« Individualism and the left-right split | Main | Ideological state apparatuses »

April 22, 2007



Dillowbert one, Appleretard nil.


I think what you say makes sense for facts; what Appleyard says holds more for opinions.

And where the facts are contentious - or when people (ie me!) can't be bothered to go back to the original sources, the trust placed in the facts has a lot to do with the identity.

But one doesn't need to know the identity to have built up a relationship of trust: there are several wholly anonymous blogs I would trust above the identifiable journalists in the print media.

Bryan Appleyard

The question you have to ask yourself is: how do you establish that all swans are white? It is the process.

tom s.

Well, I read the article and reread this post and then I rereread the article and then I rereread this post, and my strong belief is that the two of you are talking at entirely cross purposes.

chris strange

I'm in complete agreement with this, the real identity simply does not matter. A regularly used Psuedonym allows just as good baysian priors to be formed about reliablity if you don't feel like investigating the facts, but this is not a substitute to investigating the facts.

For Example General Relavity was once (still is in parts of the world) opposed based on their inventers identities, but because the theory is good nobody sensible cares. Einstien could have signed his papers R. Mutt it would have made no difference to wether they where correct or not, but might have lead to less opposition.

Likewise the statement "all swans are white" can be refuted by the existence of a black swan. Even if it where bill oddie saying it on the BBC he would still be wrong, and could be proved wrong because a nesting pair live in Dawlish in Devon.

Marcin Tustin



I'm sure Appleyard appreciates that you play to his ego, but the first reality that should be noted is that in fact his writing over the years has been *very* hit and miss. Brilliant isn't a word any serious regular reader of his articles would use.

This one is actually much more pathetic in the detail because it's a cry for retaining the position of the expert, most notably that least-expert-expert Appleyard himself (and his ilk.)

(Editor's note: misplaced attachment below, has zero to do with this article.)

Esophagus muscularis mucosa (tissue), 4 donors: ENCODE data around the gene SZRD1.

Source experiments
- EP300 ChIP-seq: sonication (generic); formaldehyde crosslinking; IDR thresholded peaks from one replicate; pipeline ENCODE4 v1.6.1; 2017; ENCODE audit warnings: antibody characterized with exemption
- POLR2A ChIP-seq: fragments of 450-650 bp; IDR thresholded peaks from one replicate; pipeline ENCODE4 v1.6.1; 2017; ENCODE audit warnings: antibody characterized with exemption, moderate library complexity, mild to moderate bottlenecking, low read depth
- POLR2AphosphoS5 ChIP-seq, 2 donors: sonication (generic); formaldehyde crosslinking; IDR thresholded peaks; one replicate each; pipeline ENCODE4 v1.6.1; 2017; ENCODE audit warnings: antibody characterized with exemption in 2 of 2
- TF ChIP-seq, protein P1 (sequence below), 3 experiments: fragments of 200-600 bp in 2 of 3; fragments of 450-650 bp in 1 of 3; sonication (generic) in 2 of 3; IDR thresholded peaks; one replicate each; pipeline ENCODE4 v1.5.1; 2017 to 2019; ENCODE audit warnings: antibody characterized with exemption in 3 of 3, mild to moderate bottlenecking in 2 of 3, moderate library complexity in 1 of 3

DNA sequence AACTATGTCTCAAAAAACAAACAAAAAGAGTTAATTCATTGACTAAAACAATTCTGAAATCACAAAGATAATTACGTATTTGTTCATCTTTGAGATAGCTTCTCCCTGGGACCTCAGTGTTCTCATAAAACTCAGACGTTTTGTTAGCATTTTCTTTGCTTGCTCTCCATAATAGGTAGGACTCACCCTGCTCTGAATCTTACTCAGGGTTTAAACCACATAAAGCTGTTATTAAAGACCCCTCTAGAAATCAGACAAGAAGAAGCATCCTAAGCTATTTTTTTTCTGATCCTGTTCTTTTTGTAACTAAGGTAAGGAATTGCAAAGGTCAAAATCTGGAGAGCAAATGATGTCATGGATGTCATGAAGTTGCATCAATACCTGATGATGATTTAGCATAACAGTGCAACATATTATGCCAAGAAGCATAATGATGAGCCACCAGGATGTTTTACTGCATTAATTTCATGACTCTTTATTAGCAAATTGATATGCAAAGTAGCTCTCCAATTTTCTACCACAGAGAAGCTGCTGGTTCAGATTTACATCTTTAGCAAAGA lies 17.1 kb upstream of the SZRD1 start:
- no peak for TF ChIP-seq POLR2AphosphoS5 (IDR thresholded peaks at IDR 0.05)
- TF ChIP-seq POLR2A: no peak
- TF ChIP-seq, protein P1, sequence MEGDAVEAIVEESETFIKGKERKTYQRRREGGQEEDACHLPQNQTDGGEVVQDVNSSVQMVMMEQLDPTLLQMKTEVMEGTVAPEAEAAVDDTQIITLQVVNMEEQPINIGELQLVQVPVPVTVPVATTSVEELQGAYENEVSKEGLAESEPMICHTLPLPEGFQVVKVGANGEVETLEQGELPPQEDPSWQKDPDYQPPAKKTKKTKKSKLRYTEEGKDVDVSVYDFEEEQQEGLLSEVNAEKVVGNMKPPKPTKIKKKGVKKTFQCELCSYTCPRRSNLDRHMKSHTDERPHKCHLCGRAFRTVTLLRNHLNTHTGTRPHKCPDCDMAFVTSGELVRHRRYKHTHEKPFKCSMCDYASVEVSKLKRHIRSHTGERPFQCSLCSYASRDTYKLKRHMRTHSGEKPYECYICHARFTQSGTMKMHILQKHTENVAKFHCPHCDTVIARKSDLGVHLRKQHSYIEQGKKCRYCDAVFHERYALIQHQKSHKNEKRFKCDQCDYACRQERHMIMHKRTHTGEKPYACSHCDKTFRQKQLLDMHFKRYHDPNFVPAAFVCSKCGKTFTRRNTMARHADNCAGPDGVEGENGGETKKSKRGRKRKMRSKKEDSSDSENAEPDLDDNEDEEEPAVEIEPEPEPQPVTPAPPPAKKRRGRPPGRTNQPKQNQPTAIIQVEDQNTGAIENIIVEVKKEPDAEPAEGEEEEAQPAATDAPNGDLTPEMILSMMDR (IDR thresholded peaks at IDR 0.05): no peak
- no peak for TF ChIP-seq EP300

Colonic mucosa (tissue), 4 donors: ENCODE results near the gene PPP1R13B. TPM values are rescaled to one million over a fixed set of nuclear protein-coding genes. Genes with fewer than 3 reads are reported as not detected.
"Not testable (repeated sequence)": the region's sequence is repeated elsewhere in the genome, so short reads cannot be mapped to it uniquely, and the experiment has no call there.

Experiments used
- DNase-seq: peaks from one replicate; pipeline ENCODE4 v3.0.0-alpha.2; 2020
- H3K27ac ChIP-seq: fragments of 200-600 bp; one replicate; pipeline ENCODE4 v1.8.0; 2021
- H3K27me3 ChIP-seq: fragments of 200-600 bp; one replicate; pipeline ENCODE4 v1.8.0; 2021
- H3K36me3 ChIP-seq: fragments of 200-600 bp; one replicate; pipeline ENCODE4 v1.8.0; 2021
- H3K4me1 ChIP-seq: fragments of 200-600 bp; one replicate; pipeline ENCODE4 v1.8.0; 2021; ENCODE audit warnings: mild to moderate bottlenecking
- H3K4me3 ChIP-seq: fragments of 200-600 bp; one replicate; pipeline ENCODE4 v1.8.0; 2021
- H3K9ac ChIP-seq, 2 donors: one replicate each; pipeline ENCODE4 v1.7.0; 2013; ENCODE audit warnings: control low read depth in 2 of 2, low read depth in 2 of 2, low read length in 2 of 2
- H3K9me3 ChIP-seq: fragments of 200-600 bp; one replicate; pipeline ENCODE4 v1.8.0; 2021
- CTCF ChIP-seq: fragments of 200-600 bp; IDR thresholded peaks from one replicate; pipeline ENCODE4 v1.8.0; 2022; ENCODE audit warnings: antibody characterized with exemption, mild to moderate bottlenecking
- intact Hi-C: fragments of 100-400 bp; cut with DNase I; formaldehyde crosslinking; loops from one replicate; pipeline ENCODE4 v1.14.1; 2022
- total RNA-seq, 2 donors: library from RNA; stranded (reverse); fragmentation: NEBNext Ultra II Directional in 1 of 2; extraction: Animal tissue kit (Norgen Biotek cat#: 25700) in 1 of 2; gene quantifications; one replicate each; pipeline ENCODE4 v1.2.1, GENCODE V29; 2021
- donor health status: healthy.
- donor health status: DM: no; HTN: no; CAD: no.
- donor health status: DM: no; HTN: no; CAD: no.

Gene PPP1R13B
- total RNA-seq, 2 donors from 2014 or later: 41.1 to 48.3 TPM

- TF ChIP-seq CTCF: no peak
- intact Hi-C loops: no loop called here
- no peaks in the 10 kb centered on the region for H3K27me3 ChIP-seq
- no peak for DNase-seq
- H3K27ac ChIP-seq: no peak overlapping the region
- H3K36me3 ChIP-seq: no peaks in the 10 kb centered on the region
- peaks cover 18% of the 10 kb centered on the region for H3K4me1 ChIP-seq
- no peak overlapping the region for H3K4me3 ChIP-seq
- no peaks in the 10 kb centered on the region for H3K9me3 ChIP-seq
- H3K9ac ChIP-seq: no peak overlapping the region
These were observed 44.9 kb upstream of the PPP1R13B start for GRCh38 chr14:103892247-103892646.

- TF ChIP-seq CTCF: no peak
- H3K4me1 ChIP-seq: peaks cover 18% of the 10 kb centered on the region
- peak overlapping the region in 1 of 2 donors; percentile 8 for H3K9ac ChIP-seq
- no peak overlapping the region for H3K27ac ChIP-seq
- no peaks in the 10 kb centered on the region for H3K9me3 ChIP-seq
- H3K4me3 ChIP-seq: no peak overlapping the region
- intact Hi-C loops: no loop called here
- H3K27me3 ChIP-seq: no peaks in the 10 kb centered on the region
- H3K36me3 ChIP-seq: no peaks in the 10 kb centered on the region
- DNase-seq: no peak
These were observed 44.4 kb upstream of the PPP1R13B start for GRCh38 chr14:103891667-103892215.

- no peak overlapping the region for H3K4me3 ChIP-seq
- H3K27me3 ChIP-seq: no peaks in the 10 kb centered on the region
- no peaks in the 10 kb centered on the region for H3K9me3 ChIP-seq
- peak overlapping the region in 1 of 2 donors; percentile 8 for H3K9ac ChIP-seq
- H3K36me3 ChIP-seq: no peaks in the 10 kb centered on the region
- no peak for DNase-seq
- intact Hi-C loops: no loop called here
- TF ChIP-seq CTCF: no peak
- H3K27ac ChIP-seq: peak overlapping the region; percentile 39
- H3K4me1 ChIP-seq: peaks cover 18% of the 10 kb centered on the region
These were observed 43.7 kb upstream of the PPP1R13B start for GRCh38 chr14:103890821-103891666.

It's just another old media cry about their loss of prestige when confronted by oiks like you. What they don't realise is that for most audiences they've never been any more accountable than you are.

To take Appleyard as an example, he writes regularly in the Sunday Times, often misquoting (to take one past example) scientists involved in various forms of genetic engineering. Of course, he never responds to this when called on it. So what is his "identity" worth, more than knowing that "Chris" writes here on this blog and occasionally answers queries posted in the comments?


I'm reluctant to weigh in on Appleyard's side, as I disagree very strongly with the core argument of his piece - about blogs and Tim O'Reilly's "code of conduct". But on the minor point he's spot on. You're confusing identity with identifiability. Knowledge grows from (or resides in) debate, which depends on identity - but identity isn't in any way challenged by the use of a consistent pseudonym.

The stone-kicking empiricism of your counter-example is actually rather weakly grounded. If there is a scholarly consensus that all swans are white - bolstered by a scholarly consensus about the acceptable range of meanings, in this context, for the word 'white' - what value can an isolated counter-observation have? For you it may be true to experience, but so may any number of things. It's only true to me if I can be persuaded to believe it - in other words, if it's upheld as true within a conversation I trust. Which brings us back to identity.


Aargh, the dread phrase: "true to me"! I feel like I've wandered into a first year philosophy tutorial (for anyone in doubt, that's *not* good).


Well, I always wanted to do philosophy. Never did, though - I'm making this stuff up as I go along. (Which, by my own argument, is sufficient reason for you to ignore it. Damn.)

Dave Cole

George Eliot?


George Eliot made 'his' name as an author, after which Maryann Evans had much better prospects of getting published than she would have had under her own name but with rather more constraints on what and how she wrote. Or was that your point?

Surreptitious Evil

Extremely thinly anon, given the properties of the email link top right - even the most brain-dead spam bot scanning the HTML source will have your address ergo your name. Or am I missing something?


The comments to this entry are closed.

blogs I like

Blog powered by Typepad